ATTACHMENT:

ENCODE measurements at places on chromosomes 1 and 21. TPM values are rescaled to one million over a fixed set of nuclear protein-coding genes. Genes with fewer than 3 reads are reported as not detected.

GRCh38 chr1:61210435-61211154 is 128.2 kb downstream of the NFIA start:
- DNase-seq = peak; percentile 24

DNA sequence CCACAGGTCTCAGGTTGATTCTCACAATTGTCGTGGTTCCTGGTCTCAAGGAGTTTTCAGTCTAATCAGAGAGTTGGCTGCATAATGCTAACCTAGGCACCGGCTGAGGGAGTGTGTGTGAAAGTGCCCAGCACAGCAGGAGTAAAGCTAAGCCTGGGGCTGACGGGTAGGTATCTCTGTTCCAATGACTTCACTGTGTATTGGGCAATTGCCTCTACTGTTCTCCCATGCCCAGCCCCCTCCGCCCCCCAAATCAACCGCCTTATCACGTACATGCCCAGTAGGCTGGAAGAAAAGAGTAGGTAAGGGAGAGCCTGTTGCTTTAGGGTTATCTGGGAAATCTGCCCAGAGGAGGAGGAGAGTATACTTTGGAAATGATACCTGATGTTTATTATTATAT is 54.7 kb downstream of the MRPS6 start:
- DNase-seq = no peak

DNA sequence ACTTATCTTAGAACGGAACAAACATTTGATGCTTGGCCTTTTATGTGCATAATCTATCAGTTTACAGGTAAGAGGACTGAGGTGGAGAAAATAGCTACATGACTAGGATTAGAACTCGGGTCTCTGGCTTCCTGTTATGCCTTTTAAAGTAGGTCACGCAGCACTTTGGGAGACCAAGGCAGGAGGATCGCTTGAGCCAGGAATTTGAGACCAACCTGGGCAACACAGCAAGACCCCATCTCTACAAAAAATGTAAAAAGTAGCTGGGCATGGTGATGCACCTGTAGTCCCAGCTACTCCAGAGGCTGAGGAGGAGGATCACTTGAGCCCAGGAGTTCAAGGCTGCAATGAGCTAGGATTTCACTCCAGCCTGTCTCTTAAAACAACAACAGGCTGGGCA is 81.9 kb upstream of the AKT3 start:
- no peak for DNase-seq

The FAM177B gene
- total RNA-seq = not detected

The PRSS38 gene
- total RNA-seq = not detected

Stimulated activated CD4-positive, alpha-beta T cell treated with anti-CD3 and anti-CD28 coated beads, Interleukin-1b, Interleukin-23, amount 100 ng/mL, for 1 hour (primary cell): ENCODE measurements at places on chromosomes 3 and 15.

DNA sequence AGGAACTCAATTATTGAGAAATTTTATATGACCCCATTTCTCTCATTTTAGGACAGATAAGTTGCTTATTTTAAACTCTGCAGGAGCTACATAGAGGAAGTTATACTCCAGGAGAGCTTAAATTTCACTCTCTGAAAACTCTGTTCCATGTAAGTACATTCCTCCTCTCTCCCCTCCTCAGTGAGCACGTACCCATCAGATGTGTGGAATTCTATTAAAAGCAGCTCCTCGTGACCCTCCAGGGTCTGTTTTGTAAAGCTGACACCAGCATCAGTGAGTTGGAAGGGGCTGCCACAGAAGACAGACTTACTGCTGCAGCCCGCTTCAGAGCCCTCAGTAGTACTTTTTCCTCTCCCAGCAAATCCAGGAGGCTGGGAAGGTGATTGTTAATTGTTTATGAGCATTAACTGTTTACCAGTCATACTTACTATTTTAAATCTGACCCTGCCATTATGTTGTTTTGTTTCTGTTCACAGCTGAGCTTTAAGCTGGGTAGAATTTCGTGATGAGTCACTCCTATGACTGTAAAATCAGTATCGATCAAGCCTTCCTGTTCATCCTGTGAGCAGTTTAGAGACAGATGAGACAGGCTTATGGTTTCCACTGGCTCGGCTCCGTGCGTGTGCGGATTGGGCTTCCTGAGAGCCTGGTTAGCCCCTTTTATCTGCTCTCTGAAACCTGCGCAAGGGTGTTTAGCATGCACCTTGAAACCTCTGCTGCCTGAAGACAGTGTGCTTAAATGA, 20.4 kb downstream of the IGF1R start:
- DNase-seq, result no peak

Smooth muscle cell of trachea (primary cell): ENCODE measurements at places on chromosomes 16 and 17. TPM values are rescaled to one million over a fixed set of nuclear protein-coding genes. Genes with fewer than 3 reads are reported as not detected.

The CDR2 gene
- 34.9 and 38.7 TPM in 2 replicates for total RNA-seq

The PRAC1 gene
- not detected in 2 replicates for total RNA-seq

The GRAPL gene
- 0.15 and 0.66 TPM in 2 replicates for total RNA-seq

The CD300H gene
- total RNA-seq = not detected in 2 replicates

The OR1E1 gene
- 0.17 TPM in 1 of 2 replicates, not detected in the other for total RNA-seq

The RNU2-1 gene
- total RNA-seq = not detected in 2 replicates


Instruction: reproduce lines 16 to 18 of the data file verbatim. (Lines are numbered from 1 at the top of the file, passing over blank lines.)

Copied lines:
The CDR2 gene
- 34.9 and 38.7 TPM in 2 replicates for total RNA-seq

The PRAC1 gene